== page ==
Water: Fewer Drops for Increasing Different Demands

22 Apr 2016

 (Photo: ©UNDP Cambodia)

In the Royal Government of Cambodia’s ‘Policy Document on Promotion of Paddy Rice Production and Export of Milled Rice,’ rice is referred to as “white gold.” This is due to the role of rice in economic growth, poverty reduction and improved livelihoods of the Cambodian people.

But the term ‘gold’ should also be used for another important resource in Cambodia — water. Water is central to agricultural production including paddy rice, through the expansion of irrigation. Water also plays a key role in the energy sector in Cambodia through hydropower development. Therefore, it is fairly sensible to regard water as “liquid gold.”

Currently, over six million people in Cambodia do not have access to grid-quality electricity. The government aims to provide electricity to all villages by 2020 and to 70% of all rural households by 2030.

To realize this goal, Cambodia must diversify its energy sources to include renewable energy. Hydropower is a cornerstone of Cambodia’s renewable energy development. Being a water-rich nation, Cambodia is blessed with hydropower potential, which if fully exploited, this naturally extracted power could fulfill the electricity demand of its population.

However, by making energy development a top priority, investments in building hydropower dams are seen to outweigh issues that are interconnected with water resources, including the environment and food security.

The implication of this interconnection can be drawn from the hydrological system of the Mekong River and the Tonle Sap Great Lake. Due to its unique reversal water flow, Tonle Sap is one of the most productive fresh water lakes in the world in terms of fish production. The interrelation of the Mekong and Tonle Sap hydrology also brings major nutrients to boost fisheries and agricultural production around the lake and its floodplains. The most immediate and dramatic consequence of hydropower is disruption in water flow and nutrients of the Mekong River and the Tonle Sap Great Lake, which directly and indirectly support livelihoods to more than half of Cambodia’s population.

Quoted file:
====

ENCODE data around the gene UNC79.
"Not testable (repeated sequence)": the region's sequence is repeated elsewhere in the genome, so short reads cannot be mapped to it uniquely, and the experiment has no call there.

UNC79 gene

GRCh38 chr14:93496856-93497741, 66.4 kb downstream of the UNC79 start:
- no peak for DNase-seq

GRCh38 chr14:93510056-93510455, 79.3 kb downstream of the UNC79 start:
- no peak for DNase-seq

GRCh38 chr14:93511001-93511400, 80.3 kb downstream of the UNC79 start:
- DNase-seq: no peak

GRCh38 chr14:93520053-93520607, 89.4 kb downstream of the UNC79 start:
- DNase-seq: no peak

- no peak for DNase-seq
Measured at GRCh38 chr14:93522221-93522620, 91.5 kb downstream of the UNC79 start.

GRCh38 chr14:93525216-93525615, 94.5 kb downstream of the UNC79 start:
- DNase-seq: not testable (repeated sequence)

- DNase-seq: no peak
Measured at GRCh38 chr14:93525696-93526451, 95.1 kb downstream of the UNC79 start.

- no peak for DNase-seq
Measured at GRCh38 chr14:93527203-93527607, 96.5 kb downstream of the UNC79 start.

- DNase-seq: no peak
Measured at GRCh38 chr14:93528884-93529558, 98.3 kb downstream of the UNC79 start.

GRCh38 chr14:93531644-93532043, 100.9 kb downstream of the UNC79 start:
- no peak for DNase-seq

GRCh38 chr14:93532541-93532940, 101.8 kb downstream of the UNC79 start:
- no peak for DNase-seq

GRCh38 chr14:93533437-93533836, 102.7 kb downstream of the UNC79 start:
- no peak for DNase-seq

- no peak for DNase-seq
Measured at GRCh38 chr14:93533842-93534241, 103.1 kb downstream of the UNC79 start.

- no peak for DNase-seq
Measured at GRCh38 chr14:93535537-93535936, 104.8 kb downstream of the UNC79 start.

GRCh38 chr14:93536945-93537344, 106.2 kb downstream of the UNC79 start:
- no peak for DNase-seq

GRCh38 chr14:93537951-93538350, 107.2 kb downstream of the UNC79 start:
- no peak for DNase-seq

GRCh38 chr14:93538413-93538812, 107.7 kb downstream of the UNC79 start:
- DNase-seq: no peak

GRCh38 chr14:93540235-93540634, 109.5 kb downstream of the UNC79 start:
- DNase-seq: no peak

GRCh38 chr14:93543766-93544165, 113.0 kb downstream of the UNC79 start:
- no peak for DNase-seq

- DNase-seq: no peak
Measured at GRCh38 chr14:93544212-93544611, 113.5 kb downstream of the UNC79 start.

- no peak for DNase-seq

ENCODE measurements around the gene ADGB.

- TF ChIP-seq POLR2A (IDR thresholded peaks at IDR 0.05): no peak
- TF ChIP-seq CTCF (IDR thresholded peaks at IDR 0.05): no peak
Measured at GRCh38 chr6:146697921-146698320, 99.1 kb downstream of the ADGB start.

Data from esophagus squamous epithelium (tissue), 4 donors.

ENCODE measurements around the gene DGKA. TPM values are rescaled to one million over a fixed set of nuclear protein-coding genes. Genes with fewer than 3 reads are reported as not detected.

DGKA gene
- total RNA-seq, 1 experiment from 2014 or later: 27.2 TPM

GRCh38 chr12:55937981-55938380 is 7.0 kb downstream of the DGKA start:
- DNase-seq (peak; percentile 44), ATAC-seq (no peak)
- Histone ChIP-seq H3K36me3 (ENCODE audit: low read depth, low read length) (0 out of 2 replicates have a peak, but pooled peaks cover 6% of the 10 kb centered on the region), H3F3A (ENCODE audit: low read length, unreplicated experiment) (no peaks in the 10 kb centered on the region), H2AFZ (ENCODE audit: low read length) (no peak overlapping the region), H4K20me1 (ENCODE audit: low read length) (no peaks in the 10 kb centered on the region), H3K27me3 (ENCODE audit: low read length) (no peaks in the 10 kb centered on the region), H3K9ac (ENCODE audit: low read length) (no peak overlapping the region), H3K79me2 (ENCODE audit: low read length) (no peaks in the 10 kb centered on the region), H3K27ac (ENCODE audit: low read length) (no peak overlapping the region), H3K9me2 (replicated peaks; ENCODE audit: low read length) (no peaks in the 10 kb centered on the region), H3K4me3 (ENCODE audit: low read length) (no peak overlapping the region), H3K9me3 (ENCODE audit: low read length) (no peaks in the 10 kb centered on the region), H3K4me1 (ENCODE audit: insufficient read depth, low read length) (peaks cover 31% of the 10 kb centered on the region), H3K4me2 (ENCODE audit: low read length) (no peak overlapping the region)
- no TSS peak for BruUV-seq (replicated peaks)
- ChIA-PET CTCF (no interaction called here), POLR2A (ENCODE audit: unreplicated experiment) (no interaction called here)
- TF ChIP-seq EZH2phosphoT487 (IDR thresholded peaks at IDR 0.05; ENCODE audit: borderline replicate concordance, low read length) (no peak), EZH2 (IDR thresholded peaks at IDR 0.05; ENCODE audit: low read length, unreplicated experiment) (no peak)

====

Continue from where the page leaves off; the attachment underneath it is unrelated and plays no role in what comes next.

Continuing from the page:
Another challenge in water management is the agricultural sector. Water for farming and irrigation are pivotal for improving agricultural production in Cambodia. The current Agricultural Sector Strategic Development Plan aims to reduce poverty, assures food security and safety, and identifies water resources as one of the key solutions to increase agricultural productivity.

Mismanagement in agriculture can also jeopardize water and food security. In Cambodia, there is a lack of infrastructure to manage agricultural wastewater runoff. Pesticide substance, discharged through agricultural wastewater and runoff, pollutes surface and ground water as well as aquatic resources such as fish. Polluted water also decreases water availability for drinking and cultivating crops.

Climate change is universally recognized as a threat to water access. According to the Fifth Assessment Report of the Intergovernmental Panel on Climate Change, countries in the Mekong region including Cambodia are facing temperature rise and prolong droughts particularly in the dry season. Availability and distribution of surface water in major rivers and tributaries as well as ground water are decreasing. Given the anticipated change in the hydrological patterns, capacity to generate electricity from hydropower plants could be reduced/at risk during the dry season. Water scarcity will also have negative effects on agriculture and food production and these effects are felt most acutely by rural population especially small scale farmers and fisher folks.

Water plays a fundamental role in the complex web of energy, food, climate change, economic growth and wellbeing of the country. It will take an integrated view of any nation as well as bold political commitment to ensure that water resource is equitably, fairly and economically efficient while being sustainably used between sectors and amongst different users.

By Phearanich Hing
Policy Analyst working on gender and climate change with the United Nations Development Programme (UNDP) in Cambodia

And Chandath Him
UNDP intern and a student of master of Environment of The University of Melbourne in Australia